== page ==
CHAMB-1213 single housing having a single interface for connection with quick disconnect 15. In this situation, a valve 27 is interposed between (i) the single interface and (ii) breathing component 20 and carbon monoxide absorber 2OB. Valve 27 is used to switch between breathing component 20 and carbon monoxide absorber 2OB. Thus, with this form of the invention, the miner can connect a single housing to quick disconnect 15, where that housing contains both breathing component 20 and carbon monoxide absorber 2OB, and then use valve 27 to access the appropriate breathing element.

Breathing Air Monitor (BAM) As noted above, where the miner has an SCBA system which provides a choice of different breathing options (e.g., connection to breathable air, use of a CO absorber, etc.), it would be beneficial for the miner to be given an indication of the nature of the atmospheric threat, in order that the miner might apply their SCBA system in the most efficient manner

CHAMB-1213 possible. By way of example but not limitation, where the SCBA has a limited supply of breathable air and a CO absorber, and where the atmospheric threat comprises CO, the miner might be best advised to utilize the CO absorber and conserve the limited supply of breathable air. On the other hand, if the atmospheric threat comprises methane, the miner will be best advised to use the limited supply of breathable air. To this end, the present invention provides a breathing air monitor (BAM) for monitoring atmospheric conditions and alerting the miner to the presence of atmospheric threats.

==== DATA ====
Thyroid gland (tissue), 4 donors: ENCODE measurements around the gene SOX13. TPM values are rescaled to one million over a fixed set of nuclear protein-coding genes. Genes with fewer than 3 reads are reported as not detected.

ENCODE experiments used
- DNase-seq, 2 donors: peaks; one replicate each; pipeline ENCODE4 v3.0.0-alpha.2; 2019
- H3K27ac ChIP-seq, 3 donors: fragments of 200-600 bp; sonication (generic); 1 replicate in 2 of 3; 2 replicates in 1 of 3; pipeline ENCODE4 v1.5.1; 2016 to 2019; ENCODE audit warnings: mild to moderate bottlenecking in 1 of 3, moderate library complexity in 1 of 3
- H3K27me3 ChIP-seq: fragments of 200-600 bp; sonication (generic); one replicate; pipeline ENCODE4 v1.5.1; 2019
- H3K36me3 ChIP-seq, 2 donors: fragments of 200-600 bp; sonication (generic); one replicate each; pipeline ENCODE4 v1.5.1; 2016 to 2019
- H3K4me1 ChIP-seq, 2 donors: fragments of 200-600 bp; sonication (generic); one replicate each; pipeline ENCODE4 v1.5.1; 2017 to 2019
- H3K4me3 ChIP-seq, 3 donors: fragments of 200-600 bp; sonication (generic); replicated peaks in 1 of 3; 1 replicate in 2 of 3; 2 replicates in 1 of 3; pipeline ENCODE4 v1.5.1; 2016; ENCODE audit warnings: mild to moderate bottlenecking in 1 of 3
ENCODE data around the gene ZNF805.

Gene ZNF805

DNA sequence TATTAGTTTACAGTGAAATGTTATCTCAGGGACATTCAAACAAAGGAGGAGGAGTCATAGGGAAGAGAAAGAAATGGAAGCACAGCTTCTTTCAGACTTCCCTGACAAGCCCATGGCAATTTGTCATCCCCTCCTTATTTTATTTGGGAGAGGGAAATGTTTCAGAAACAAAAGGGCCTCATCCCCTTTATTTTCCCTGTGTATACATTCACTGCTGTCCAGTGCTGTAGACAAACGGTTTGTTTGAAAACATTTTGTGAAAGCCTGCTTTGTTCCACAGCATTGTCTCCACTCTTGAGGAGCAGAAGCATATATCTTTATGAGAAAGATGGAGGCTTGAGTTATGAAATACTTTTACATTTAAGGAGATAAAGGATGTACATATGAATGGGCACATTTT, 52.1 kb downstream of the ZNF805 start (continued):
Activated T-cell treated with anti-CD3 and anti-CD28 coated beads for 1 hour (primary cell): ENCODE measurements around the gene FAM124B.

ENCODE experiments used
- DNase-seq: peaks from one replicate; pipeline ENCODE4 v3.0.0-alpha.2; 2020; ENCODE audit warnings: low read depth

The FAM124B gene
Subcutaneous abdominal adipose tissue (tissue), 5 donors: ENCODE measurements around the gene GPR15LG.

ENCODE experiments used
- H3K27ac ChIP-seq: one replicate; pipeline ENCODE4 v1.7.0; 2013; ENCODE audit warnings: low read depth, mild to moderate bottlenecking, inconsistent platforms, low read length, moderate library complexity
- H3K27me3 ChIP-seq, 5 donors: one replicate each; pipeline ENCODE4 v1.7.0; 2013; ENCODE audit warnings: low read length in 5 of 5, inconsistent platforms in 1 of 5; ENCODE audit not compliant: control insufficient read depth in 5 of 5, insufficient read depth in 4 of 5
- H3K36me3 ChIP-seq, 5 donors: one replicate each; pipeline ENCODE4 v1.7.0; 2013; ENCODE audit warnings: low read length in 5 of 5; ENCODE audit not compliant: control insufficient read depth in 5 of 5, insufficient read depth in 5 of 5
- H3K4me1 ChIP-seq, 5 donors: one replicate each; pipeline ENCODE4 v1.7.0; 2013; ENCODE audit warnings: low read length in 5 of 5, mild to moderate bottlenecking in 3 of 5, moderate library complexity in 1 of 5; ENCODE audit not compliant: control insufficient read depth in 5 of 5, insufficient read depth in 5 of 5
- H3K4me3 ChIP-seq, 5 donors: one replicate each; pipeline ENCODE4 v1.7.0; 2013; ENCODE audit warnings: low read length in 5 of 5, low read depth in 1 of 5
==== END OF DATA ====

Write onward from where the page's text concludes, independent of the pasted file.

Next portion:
More particularly, and looking now at Fig. 29, there is shown a breathing air monitor (BAM) 200 for monitoring atmospheric conditions and alerting a user to dangerous breathing conditions. In accordance with the present invention, breathing air monitor (BAM) 200 is formed integral with a miner's light 205 (e.g., a miner' s light of the type mounted to a miner' s helmet) . Forming breathing air monitor (BAM) 200

CHAMB-1213 integral with miner' s light 205 provides a number of significant advantages. First, forming breathing air monitor (BAM) 200 integral with miner's light 205 eliminates the need for an additional or separate battery, as breathing air monitor (BAM) 200 can be powered by the battery 210 already provided for miner's light 205. Second, since a miner substantially always has their light with them while in the mine, the miner will also have breathing air monitor (BAM) 200 with them. Lastly, breathing air monitor (BAM) 200 can use the miner's light itself to alert the user to the presence of atmospheric hazards, as will hereinafter be discussed in further detail. By way of example but not limitation, breathing air monitor (BAM) 200 may be used to sense low levels of oxygen and/or high levels of carbon monoxide. In one preferred form of the present invention, breathing air monitor (BAM) is configured to alert the user of conditions where O2 levels fall below 19.5 %, and/or when CO levels exceed 50 ppm. To this end, and still looking at Fig. 29, breathing air monitor (BAM) 200 is

CHAMB-1213 provided with an O2 detector 215 and a CO detector 220. It should be appreciated that breathing air monitor (BAM) 200 may have other detectors in addition to, or as an alternative to, O2 detector 215 and a CO detector 220, e.g., breathing air monitor (BAM) 200 may have a methane detector, a sulfur dioxide detector, etc.